The Census data also seems to support this theory of young people leaving, or an out- migration of young, working-age people in the early part of the last century, which may also be the reason why there was a subsequent decline in the senior population in the latter part of the 20th Century. In other words, since young, working-age people left southern Illinois in the early part of the last century, there were fewer adults remaining who eventually matured into their senior adult years.
Fortunately, the Census data shows that this trend of an out-migration of young, working-age people has slowed greatly in the last 35 years, although it does continue to happen on a smaller scale as shown in the 2000 Census. Since this out-migration of young people from southern Illinois seems to be much smaller and less dramatic now than it was in the early part of the last century, southern Illinois will eventually show an increase in its senior population. However, it probably wont happen until the U.S. Census count conducted in 2020.
In the mean time, southern Illinois must find alternative funding sources to support its senior adult programs since grant funding is often closely tied to the number of senior adults in each county, numbers that will continue to decline for southern Illinois in the next Census count.
Purpose of the Study
Funding under the Older Americans Act is distributed to and within states by using the U.S. Census data. The number of "senior adults" aged 60 and older, including their demographics, is used in formulas to determine each regions share of the funding for use in providing home and community-based senior services.
The number of senior adults in the U.S. has increased from 35.6 million in the 1980 Census to 45.8 million in the 2000 Census, an increase of 28.5%. The number of senior adults in Illinois has increased from 1.77 million in the 1980 Census to 1.96 million in the 2000 Census, an increase of 10.8%. The number of senior adults in Southern Illinois has decreased from 61,254 in the 1980 Census to 59,199 in the 2000 Census, a decrease of 3.4%.
Since there has been a decrease in the number of senior adults living in the southernmost thirteen counties in Illinois since 1980, there has been a decrease in the share of funding this region receives for senior services. The purpose of this study is to determine why the number of senior adults in Southern Illinois has decreased since 1980.
Theories for the Decline
After talking with several demographers and university researchers, it was decided to test several theories. The first theory suggested that there were fewer births in the 1920s and 1930s to account for the decrease in the senior adult population as indicated in the 1990 and 2000 Census data. However, this theory was quickly dismissed since there were more individuals in Southern Illinois in the age group 0-9 in the Census counts for 1920, 1930, and 1940 than since that time.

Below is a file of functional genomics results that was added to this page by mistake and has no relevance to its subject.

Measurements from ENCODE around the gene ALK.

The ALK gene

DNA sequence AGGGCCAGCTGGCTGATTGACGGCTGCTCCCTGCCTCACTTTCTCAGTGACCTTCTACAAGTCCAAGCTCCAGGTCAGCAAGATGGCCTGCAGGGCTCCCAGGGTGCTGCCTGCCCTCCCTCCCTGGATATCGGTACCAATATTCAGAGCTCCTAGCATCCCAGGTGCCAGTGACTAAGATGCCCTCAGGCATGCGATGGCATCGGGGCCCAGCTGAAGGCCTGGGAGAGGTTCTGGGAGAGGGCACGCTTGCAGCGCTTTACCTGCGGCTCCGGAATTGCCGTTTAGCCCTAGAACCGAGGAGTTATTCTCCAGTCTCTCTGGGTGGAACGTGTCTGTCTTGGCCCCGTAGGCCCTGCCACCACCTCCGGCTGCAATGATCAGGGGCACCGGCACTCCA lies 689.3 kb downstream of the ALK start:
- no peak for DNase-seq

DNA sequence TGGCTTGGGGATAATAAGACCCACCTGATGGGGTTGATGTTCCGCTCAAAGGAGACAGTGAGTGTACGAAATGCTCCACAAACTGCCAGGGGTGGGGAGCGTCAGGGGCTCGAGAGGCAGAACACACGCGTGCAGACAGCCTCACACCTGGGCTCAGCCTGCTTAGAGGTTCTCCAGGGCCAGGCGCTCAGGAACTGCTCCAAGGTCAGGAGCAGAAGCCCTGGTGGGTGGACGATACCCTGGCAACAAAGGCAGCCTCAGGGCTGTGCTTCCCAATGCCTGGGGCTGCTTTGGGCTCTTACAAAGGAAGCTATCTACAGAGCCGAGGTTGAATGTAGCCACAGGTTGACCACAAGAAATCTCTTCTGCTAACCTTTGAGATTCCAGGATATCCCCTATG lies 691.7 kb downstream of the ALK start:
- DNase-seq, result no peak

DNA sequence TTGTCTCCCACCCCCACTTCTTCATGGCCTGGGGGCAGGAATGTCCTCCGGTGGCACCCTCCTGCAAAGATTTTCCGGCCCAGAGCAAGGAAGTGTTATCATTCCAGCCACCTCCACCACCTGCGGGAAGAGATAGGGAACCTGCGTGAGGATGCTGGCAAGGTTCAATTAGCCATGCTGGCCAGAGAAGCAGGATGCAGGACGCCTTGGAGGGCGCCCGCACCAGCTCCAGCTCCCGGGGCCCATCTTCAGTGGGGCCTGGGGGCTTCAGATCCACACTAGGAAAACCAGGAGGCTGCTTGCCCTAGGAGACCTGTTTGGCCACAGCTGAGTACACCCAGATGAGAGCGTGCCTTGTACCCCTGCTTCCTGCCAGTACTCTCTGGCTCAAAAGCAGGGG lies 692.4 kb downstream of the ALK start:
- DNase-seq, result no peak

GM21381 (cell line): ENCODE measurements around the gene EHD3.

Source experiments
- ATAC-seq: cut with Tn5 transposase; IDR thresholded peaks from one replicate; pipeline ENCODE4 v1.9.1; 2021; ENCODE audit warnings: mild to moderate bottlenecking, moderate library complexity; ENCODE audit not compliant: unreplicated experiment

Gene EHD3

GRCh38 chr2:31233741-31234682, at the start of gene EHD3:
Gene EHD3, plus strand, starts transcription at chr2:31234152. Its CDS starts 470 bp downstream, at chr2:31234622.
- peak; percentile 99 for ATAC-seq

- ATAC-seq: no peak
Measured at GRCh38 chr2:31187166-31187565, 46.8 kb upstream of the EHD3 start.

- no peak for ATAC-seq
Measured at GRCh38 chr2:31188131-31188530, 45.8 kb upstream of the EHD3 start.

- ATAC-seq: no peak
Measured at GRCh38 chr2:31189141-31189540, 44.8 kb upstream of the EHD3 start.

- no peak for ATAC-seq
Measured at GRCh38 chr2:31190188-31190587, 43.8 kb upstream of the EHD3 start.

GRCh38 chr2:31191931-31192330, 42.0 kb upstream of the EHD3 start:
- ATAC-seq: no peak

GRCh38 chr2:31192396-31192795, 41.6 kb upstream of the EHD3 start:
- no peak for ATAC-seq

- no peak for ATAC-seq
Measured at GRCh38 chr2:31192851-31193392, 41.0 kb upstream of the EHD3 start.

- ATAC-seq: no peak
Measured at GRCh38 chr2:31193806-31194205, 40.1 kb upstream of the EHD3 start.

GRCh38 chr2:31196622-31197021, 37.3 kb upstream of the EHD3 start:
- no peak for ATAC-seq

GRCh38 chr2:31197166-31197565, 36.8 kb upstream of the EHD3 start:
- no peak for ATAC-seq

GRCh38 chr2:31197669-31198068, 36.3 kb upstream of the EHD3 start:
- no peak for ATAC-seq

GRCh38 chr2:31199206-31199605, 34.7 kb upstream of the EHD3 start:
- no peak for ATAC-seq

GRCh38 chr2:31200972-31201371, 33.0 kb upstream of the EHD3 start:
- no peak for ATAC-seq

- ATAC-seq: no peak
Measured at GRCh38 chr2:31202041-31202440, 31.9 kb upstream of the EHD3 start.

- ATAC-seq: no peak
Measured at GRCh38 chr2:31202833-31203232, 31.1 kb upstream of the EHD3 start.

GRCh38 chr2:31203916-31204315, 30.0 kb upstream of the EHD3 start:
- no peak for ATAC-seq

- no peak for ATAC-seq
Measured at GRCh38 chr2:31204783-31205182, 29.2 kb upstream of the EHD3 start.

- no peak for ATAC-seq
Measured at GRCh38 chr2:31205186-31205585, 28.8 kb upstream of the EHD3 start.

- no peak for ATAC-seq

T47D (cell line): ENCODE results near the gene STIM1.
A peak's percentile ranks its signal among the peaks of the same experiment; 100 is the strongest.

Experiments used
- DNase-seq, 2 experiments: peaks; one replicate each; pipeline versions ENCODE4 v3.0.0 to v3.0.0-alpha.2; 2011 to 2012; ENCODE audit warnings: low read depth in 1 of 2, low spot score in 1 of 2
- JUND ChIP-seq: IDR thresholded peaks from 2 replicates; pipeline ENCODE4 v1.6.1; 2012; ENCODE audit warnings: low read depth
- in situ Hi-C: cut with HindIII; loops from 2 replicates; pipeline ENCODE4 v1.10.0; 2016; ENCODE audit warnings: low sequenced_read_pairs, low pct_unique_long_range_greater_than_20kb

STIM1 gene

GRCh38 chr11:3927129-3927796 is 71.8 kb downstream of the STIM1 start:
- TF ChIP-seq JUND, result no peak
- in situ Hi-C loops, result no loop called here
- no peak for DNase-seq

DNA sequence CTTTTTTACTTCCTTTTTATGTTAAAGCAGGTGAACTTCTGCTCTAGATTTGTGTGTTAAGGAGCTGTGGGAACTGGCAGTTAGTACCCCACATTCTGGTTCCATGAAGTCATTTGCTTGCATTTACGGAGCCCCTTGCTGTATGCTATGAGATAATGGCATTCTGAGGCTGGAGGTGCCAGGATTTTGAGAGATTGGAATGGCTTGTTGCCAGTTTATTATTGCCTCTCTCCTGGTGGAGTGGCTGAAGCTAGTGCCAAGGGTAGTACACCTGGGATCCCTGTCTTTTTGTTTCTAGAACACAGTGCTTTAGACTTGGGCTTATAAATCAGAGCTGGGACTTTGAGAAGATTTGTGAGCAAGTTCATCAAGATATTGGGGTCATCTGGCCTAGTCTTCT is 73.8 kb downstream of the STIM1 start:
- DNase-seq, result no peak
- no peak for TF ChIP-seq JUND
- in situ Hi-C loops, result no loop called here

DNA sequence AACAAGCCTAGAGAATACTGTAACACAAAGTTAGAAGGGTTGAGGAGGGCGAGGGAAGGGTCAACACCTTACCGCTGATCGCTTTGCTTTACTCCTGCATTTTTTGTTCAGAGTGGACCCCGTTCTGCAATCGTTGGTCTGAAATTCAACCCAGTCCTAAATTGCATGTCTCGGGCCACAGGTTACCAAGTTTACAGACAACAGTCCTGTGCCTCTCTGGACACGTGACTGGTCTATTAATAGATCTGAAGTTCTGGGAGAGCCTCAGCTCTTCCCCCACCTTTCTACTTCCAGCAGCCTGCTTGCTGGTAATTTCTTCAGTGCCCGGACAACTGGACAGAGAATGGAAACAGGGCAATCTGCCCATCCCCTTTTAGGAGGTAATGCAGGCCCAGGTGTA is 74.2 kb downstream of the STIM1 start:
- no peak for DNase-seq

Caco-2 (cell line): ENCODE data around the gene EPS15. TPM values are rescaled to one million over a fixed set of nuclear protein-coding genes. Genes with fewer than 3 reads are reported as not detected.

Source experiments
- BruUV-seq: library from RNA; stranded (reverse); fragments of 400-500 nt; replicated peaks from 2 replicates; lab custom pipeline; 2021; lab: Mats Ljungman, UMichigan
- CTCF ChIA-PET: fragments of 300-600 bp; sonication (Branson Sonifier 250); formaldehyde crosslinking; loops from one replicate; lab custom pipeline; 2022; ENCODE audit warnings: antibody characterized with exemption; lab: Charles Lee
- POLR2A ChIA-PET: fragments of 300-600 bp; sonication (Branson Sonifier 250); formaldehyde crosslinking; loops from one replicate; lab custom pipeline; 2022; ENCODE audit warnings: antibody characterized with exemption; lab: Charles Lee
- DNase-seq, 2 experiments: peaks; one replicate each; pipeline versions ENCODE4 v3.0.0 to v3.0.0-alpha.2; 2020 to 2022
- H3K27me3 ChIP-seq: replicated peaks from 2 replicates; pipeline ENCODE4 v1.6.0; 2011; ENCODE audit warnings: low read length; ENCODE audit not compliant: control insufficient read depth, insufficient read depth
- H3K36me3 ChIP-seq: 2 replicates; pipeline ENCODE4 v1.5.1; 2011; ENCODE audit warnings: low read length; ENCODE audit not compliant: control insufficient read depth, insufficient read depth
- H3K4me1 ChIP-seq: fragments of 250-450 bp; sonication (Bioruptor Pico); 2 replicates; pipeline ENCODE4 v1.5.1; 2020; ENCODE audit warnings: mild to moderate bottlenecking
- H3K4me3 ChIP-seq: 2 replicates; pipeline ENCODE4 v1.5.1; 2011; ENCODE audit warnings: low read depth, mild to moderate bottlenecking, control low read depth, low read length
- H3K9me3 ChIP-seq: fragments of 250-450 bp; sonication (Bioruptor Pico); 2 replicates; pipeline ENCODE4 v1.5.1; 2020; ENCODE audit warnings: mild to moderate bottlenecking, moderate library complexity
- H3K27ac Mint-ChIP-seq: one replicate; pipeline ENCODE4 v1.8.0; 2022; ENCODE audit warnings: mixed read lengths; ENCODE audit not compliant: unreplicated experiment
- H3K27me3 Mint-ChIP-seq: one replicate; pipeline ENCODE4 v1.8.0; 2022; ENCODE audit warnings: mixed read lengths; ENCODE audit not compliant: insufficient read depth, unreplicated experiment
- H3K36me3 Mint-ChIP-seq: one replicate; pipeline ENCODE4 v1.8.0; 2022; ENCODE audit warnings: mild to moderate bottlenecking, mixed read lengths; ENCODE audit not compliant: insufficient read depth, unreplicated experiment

The second theory developed for this project suggested that an out-migration of young adults contributed to the eventual decrease in senior adults left living in the region. That is, young adults moved out of the region, perhaps to find jobs, thus decreasing the number of young adults left in the region who matured into senior adults decades later. Several demographers and researchers interviewed for this study suggested that there were great job losses in Southern Illinois caused by a farming depression in the 1920s and the Great Depression of the 1930s. These economic depressions may have been the primary cause for the out-migration of young adults to other regions where jobs may have been more plentiful. The Census data seems to support the theory of out-migration of young adults as a reason why fewer senior adults remained in this region in later Census counts.
A third reason for the decrease in the number of senior adults could be contributed to an unusual number of deaths of people under the of age 60 in this region or that senior adults lived longer lives in other regions of the country. However, there is no evidence of either of these happening in any greater or lesser numbers in Southern Illinois than anywhere else in the country and, therefore, are not addressed by this study.